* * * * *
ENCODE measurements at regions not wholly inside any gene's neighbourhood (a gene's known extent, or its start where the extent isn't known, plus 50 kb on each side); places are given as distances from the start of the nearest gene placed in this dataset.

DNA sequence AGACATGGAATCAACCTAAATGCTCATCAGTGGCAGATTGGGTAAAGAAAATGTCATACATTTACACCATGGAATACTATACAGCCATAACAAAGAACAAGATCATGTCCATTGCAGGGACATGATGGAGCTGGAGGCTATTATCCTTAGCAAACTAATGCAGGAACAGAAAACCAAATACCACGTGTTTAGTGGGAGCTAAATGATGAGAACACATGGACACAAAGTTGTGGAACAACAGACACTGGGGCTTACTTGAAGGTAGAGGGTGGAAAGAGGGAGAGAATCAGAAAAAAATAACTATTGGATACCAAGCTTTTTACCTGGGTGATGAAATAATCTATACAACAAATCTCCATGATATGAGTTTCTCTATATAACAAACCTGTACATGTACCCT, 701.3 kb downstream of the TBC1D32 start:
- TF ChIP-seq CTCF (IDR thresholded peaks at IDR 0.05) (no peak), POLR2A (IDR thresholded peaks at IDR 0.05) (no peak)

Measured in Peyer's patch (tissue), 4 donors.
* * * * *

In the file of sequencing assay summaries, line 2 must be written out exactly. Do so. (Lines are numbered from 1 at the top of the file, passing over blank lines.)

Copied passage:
DNA sequence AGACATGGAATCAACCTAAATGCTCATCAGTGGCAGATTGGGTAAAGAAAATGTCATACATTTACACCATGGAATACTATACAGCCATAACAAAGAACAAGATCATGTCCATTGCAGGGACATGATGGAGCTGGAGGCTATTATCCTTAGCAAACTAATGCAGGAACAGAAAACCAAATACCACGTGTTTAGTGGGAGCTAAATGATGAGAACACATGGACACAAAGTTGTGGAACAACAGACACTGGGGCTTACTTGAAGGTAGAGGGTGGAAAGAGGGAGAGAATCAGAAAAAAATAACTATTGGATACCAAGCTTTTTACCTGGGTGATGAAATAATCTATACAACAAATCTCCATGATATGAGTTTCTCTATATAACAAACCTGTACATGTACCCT, 701.3 kb downstream of the TBC1D32 start: